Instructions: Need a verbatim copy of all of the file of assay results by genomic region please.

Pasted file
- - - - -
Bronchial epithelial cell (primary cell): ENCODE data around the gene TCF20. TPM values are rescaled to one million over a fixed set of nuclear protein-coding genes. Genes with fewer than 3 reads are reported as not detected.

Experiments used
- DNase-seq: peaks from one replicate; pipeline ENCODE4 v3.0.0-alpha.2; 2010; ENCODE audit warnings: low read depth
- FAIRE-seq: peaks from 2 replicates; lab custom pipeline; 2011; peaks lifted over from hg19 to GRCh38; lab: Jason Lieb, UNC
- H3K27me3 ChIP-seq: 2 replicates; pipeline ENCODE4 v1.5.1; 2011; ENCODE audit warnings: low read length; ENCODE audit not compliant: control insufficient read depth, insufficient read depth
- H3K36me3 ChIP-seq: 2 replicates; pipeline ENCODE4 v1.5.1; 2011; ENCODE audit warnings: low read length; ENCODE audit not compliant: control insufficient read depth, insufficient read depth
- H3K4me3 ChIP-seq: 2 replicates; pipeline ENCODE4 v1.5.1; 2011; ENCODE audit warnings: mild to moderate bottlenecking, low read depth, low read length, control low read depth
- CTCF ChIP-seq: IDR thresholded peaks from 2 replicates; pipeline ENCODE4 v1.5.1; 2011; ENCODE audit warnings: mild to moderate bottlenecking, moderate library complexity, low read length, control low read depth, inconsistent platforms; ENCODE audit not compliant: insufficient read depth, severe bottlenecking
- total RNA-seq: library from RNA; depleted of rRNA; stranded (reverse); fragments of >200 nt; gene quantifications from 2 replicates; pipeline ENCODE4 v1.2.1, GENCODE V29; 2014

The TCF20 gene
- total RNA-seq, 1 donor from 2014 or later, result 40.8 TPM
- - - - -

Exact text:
Bronchial epithelial cell (primary cell): ENCODE data around the gene TCF20. TPM values are rescaled to one million over a fixed set of nuclear protein-coding genes. Genes with fewer than 3 reads are reported as not detected.

Experiments used
- DNase-seq: peaks from one replicate; pipeline ENCODE4 v3.0.0-alpha.2; 2010; ENCODE audit warnings: low read depth
- FAIRE-seq: peaks from 2 replicates; lab custom pipeline; 2011; peaks lifted over from hg19 to GRCh38; lab: Jason Lieb, UNC
- H3K27me3 ChIP-seq: 2 replicates; pipeline ENCODE4 v1.5.1; 2011; ENCODE audit warnings: low read length; ENCODE audit not compliant: control insufficient read depth, insufficient read depth
- H3K36me3 ChIP-seq: 2 replicates; pipeline ENCODE4 v1.5.1; 2011; ENCODE audit warnings: low read length; ENCODE audit not compliant: control insufficient read depth, insufficient read depth
- H3K4me3 ChIP-seq: 2 replicates; pipeline ENCODE4 v1.5.1; 2011; ENCODE audit warnings: mild to moderate bottlenecking, low read depth, low read length, control low read depth
- CTCF ChIP-seq: IDR thresholded peaks from 2 replicates; pipeline ENCODE4 v1.5.1; 2011; ENCODE audit warnings: mild to moderate bottlenecking, moderate library complexity, low read length, control low read depth, inconsistent platforms; ENCODE audit not compliant: insufficient read depth, severe bottlenecking
- total RNA-seq: library from RNA; depleted of rRNA; stranded (reverse); fragments of >200 nt; gene quantifications from 2 replicates; pipeline ENCODE4 v1.2.1, GENCODE V29; 2014

The TCF20 gene
- total RNA-seq, 1 donor from 2014 or later, result 40.8 TPM